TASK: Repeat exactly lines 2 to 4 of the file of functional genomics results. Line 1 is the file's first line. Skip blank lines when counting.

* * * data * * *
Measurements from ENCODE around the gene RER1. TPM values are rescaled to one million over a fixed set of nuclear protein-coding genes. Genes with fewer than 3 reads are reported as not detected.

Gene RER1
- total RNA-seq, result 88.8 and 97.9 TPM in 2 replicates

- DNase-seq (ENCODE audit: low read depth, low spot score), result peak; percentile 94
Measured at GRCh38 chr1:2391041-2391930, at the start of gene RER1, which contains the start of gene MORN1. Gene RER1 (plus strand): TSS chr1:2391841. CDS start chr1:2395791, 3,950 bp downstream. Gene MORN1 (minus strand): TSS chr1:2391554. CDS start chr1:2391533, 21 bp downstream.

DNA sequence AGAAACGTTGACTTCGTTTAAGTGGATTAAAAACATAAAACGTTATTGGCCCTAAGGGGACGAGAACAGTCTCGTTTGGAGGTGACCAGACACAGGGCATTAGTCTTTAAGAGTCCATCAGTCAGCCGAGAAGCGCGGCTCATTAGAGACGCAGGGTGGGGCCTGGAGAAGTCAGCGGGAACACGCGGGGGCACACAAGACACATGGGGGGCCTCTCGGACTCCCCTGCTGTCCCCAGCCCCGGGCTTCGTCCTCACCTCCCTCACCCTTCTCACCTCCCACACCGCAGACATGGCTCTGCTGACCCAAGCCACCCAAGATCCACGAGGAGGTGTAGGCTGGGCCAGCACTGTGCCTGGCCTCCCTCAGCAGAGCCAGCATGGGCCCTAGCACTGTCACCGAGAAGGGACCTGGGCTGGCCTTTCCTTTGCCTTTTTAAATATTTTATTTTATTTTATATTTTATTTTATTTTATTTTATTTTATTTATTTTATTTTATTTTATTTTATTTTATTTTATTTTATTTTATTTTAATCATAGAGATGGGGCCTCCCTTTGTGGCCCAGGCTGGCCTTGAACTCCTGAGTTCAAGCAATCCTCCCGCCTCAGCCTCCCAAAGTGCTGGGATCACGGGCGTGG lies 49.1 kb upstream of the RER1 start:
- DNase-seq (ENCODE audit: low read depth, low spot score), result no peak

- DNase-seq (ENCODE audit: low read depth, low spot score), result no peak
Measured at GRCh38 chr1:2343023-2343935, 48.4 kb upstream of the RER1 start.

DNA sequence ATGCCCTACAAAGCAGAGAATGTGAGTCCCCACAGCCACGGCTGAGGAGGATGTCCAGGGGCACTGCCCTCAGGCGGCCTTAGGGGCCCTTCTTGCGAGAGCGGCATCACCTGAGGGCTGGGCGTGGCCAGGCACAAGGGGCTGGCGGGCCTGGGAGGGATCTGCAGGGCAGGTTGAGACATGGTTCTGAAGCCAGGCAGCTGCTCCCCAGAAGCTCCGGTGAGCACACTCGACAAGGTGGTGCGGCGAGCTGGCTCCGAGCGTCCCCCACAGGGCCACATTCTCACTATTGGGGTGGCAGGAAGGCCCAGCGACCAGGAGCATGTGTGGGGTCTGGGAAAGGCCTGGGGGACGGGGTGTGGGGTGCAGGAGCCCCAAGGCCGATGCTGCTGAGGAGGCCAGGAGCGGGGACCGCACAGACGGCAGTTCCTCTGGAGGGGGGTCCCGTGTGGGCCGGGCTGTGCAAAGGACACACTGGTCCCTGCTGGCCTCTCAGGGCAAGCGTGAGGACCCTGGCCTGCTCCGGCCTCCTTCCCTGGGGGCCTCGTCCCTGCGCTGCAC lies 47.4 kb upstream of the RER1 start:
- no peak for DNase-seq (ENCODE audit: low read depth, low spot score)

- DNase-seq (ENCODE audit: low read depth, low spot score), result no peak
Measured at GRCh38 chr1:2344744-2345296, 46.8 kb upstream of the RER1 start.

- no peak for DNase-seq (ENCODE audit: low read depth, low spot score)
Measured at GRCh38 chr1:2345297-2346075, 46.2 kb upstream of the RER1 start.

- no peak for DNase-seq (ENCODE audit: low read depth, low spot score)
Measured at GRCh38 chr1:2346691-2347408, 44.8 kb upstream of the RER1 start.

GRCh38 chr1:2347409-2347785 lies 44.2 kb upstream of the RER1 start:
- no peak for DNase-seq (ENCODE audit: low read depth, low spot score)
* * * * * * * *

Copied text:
Gene RER1
- total RNA-seq, result 88.8 and 97.9 TPM in 2 replicates

- DNase-seq (ENCODE audit: low read depth, low spot score), result peak; percentile 94